Spring clean

I had a detailed peak into the hive this morning.

2 things of note

  1.  It was really really light to lift
  2. there was a layer of “sludge” on the floor of the hive – which I cleared

there were lots of bees – so I think the colony is still pretty healthy.  Couldn’t see any deformed wings etc

does this all sound “normal” ?

also – at what point in the season would you expect to take some honey ?

appreciate the advice as ever.  Jonny

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5 Responses to Spring clean

  1. Lynne says:

    Hi Jonny – Great that your colony has a good number of bees around –

    1. But the hive being really light means that they are short on stores. At this time of year the nectar flow should be underway, but this spring seems to have got off to a slow start – e.g. my apple tree is only just budding its leaves now.. Seems that your bees have worked through all their stores and now may be feeling the pinch – it would be a good idea to feed them for a while.

    2. As to the “sludge” … well, some dry debris can be normal, but the term “sludge” implies something else – do you have photos? Can you describe it further?

    A couple of other questions, were there foragers carrying in pollen? did you see any open and capped brood? What state were they? Did the hive seem calm? Smell right? Was the comb in a good state?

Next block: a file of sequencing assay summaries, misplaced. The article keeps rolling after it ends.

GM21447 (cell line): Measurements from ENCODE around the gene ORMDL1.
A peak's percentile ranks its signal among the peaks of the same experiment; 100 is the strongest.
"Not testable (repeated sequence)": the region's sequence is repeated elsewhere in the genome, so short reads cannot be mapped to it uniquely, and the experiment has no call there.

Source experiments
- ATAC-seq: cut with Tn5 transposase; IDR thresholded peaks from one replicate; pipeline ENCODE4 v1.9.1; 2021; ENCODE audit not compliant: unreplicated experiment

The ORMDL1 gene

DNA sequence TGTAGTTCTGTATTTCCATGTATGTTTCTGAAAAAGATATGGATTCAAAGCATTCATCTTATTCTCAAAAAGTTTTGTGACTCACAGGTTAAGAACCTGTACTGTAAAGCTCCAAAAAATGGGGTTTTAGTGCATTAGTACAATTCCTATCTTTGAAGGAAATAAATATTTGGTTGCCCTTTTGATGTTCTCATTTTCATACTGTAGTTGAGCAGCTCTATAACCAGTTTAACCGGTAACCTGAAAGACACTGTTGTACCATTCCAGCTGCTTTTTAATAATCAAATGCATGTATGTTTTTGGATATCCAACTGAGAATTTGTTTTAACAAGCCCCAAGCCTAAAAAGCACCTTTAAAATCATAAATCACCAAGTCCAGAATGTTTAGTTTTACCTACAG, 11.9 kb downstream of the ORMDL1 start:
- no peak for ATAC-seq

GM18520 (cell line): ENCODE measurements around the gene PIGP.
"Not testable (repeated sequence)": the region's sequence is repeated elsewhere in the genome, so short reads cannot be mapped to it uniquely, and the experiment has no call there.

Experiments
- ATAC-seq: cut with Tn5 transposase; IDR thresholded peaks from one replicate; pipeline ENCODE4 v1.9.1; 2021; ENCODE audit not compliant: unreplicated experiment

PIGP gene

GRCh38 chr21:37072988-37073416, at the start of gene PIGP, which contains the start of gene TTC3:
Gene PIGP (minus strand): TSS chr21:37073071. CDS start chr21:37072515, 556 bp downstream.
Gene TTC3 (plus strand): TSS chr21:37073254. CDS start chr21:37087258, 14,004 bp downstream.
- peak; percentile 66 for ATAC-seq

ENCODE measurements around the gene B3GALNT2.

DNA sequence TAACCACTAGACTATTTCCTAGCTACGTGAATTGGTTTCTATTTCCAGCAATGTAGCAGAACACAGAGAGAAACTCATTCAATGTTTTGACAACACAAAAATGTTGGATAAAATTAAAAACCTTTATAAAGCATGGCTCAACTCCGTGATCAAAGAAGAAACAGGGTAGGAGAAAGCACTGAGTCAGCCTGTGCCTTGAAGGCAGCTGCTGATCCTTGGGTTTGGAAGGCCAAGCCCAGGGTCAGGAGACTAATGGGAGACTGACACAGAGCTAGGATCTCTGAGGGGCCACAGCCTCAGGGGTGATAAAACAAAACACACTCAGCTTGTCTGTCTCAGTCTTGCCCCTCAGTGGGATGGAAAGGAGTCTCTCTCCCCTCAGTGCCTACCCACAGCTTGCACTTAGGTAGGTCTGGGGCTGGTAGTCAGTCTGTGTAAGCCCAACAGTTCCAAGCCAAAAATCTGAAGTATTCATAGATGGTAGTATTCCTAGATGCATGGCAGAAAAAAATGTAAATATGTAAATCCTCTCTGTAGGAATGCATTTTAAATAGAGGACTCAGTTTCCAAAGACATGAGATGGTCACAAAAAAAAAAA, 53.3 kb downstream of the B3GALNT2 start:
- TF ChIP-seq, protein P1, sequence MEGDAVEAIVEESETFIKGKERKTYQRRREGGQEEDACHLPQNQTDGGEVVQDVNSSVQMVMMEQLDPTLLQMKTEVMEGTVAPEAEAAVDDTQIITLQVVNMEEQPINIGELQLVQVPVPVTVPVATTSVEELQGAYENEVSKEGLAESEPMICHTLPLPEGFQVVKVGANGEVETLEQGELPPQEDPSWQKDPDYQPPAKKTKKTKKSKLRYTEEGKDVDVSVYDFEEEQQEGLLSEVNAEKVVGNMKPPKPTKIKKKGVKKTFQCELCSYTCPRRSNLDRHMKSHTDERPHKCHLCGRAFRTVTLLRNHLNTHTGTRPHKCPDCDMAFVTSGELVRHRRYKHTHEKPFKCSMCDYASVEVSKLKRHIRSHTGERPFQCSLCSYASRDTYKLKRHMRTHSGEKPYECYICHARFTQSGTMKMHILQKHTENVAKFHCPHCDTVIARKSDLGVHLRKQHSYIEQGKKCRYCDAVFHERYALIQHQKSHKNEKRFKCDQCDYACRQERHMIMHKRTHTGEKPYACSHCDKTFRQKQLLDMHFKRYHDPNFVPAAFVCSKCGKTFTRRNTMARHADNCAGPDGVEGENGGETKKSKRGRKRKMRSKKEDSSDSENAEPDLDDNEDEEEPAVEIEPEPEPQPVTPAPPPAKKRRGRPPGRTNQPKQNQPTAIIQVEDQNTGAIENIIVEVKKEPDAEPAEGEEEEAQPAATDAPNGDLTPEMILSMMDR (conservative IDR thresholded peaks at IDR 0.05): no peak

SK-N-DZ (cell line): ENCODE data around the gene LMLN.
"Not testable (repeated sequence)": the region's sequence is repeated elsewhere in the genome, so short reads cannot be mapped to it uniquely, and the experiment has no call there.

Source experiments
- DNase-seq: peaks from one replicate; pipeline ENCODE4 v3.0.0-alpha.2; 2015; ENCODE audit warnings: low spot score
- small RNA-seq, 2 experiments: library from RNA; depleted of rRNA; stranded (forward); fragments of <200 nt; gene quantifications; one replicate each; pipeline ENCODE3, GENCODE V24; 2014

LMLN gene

As for taking honey – well, obviously not now. You would need to be completely sure that your bees had more than enough stores and were still able to collect more nectar for a good while before taking a small amount of that surplus. You would also need to check it is ripe (capped off). But if it is a colony that is struggling, if it is in its first year, if in any doubt as to whether there is a true surplus, do not take – the bees need it more than you do!



  2. jonnywoods says:

    No photos. No smell. Just of busy bees – some capped brood. Maybe just I left the mouse guard on too long into spring ?
    I cleared it out & will see how it develops ove r the next few weeks……
    Cheers. J


    • Lynne says:

      You mention capped brood but not open brood, which is concerning – did you see any uncapped larvae? If no open white curled larvae you likely have a problem – hope it was just an oversight in your comment.


    • Paul says:

      A lot of hives in the UK are starving due to the extended cold spell and lack of forage. I fed mine this week. The fact that your hive was really light to lift is an indicator that you need to feed too – it’s quite worrying actually – at this time of year one would normally use weak syrup, i.e. 1kg sugar dissolved in 1 litre water, with a squirt of lemon juice. You can add other nutrients like the juice from crushed nettles if you want to get fancy.

      I don’t know what kind of feeder you have. If you don’t have one, one option is to simply put the syrup inside the hive in a plastic container like an old margarine tub or tupperware box, but if you do that, add lots of straw or dried grass or similar floating things to act as a raft on the syrup, or lots of bees will drown.

      I’d suggest you take lots of photos next time you do an inspection. They are really useful both as a learning tool, and because if you are asked a question later by others you can say “I did not think to look for that at the time, but let’s look at the photos…” I always take photos when I inspect, and it is extraordinary how often this is useful once you’ve closed up the hive, because you often then think “oh, I never thought to check for X”.


  3. jonnywoods says:

    Will feed them tomorrow
    The was capped and open brood. Photos a good idea


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